Cyrus had never cared much for hospitals. At least the clinic he’d managed to find on this foreign planet — or rather, the clinic he’d thrown himself into like a madman — was hardly the image of mild terror one might expect. The clear glass medical building appeared pleasant, clean and quiet this evening. All was well. Until he burst in, out of breath, and all eyes turned onto him.
Ignoring the startled looks of a dozen waiting patrons, he advanced toward the main desk, immediately meeting the eyes of the curious receptionist.
“Hi, I need help,” he began, short of breath. “The captain of my ship was wounded and it got infected. Badly infected. He’s got a fever of 105 and he’s completely delirious. We knocked him out with some sleeping pills, but we don’t have the right treatment and we don’t have a doctor aboard. Please, I can’t get him here. I need someone to come with me. The ship’s just in the north dock, not far. We can pay.”
The receptionist heeded his plea with an intent, steady gaze; if she was startled by the panic in his voice, it did not show. But even this could prevent him from further panic. But no, he couldn’t lose it. Not today, not now. Not while he was, technically, acting captain of the ship. Especially not while the real captain was out of commission. He could panic later. For now, he just needed his brother back on his feet and their ship back in the air and on its way.
Unfortunately, the captain’s injuries weren’t even the worst of their current mess. The crew was in the middle of what was supposed to be a very quick pass through alpha cluster space where they weren’t particularly welcome to begin with. He’d pushed the poor old ship as fast as she could go to get out of Exymerian territory, but he wasn’t willing to risk leaving him untreated for the amount of time it would take to reach friendlier skies so he’d had to settle on Vescent. Thankfully, Corra had dug up some drugs that had knocked their patient out cold so he didn’t have the chance to argue as the ship landed. The plan was to get to a clinic, get some treatment and then get the hell out as quickly as possible. Ships like theirs weren’t appreciated in a place like this. She marred the scenery, to say the least. Not to mention the potential kinds of people here who might take great pleasure in bringing in the Society’s most-wanted vessel and its crew. As beautiful as the watery city was, it was, to them, as bad as Satieri itself and Cyrus wanted out immediately.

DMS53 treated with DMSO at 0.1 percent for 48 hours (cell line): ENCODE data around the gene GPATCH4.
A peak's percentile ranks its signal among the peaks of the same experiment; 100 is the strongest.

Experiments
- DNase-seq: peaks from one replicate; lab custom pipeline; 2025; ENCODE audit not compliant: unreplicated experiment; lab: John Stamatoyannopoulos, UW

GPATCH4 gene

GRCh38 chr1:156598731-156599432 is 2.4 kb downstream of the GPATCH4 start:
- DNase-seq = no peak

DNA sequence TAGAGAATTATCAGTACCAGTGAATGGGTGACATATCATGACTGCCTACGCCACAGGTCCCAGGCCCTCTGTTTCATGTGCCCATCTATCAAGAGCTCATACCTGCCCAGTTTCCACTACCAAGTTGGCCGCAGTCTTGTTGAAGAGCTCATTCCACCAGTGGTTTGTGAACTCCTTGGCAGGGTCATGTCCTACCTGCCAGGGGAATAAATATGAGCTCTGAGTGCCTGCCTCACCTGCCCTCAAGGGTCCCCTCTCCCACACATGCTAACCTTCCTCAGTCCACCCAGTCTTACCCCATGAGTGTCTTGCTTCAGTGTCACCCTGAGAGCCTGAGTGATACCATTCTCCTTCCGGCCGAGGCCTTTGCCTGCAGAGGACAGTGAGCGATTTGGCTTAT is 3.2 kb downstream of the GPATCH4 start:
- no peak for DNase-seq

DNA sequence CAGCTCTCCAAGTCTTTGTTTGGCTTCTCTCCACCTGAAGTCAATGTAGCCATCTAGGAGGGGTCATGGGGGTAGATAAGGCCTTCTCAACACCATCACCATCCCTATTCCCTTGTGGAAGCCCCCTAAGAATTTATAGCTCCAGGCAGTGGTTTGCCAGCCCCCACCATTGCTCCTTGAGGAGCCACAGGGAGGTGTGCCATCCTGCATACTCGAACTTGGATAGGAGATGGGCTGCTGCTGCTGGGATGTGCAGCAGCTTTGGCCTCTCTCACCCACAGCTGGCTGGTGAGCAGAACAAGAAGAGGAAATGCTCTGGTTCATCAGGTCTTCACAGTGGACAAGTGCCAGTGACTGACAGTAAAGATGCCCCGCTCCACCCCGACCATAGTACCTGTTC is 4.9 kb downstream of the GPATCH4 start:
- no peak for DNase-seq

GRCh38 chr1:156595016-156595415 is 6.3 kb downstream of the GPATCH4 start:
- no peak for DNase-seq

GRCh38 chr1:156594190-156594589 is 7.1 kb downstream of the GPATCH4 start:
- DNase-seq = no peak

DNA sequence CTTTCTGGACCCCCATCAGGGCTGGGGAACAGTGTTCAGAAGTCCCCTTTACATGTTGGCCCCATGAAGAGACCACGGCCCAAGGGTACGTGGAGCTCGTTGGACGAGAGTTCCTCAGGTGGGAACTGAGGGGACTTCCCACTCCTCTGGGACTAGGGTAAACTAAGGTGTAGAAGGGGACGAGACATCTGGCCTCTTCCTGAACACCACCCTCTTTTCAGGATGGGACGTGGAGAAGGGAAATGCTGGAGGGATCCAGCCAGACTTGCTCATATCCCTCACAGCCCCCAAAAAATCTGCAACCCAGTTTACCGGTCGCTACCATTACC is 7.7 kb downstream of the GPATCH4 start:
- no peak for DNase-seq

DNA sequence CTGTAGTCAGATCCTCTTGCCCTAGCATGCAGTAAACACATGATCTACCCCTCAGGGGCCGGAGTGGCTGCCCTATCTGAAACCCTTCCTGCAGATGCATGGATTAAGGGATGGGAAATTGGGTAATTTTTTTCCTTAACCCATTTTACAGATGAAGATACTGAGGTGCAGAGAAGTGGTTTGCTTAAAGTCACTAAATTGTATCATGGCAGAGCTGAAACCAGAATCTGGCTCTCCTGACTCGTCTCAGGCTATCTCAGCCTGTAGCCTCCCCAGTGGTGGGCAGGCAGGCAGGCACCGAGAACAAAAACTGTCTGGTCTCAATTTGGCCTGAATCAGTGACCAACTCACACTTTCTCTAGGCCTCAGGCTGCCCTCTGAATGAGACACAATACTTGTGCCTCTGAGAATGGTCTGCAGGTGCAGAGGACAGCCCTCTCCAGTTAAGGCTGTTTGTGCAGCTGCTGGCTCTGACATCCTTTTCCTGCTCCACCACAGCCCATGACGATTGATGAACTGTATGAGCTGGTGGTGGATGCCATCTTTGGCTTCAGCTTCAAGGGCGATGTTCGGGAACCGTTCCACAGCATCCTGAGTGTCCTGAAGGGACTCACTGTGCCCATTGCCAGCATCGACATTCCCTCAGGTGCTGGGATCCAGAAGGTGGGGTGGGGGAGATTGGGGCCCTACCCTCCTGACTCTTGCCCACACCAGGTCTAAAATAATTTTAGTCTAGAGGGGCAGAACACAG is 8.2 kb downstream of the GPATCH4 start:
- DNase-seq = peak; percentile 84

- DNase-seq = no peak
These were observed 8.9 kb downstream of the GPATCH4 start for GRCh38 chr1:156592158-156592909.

So it was with great haste that he’d departed the ship, navigated the docks and made his way through the cobblestone streets of the city he’d never been in before. Thankfully, no one stopped him along the way. No passers-by paid him much attention at all. His mind ran faster than his feet as he dodged through the moving crowd of people in the main square and, at last, spotted the glowing signage overhead: Unity Health Emergency Care.
Now, he simply had to resist losing his mind, though the receptionist seemed only mildly perturbed by his presence, a furrow in her brow.
“Of course sir,” she replied evenly, glancing away only to type into the console keyboard at her fingertips. “Right away. However, Unity Health no longer treats off-worlders, so I am putting you in contact with the docking bay nurse station. First I need your last name, and then the name of your vessel — ”
“Name of my…” Cyrus repeated in mild horror under his breath. He could only imagine what would happen if this receptionist typed the title of the ship into her console. No chance in hell he could let that happen. “Why do you need that?” he demanded, a little too hotly. “Can’t you just send me a doctor?”
“I’m afraid that’s planet-wide legislation, sir. Now please, have highly-qualified personnel down at the nurse station to aid you, we just need documentation — “
“He doesn’t need a goddamn nurse,” he growled, unable to contain himself now. “He probably needs a surgeon. And you can preach to me your laws all you want, I’m not leaving here until you give me one, got that?”
“Sir, I’m going to have to ask you t–”
“Look, my captain is dying right now, I don’t have time to argue with you about legality, I need you to–”
“What’s the problem here?” a curious female voice broke in.
Looking sharply to his right, Cyrus expected the appearance of a security guard, but what he found, instead, was a pale brunette woman dressed smartly in doctor’s uniform, standing on his side of the receptionist’s desk, a bag hanging over her shoulder, her eyebrows raised faintly at him as if he were only mildly interesting and not, in fact, attracting the attention of every soul in the waiting room. She looked far too young to be a true physician, but nonetheless, the receptionist addressed her hastily, “Doctor Adler, he says his captain is ill, but I tried explaining how we can’t just send a team of doctors to an unregistered–”
“What happened?” the doctor continued, apparently more interested in him than the receptionist. “Your captain’s hurt?” Just as he made to explain, she cut him off, “I’m a trauma specialist, I can help. Take me there.”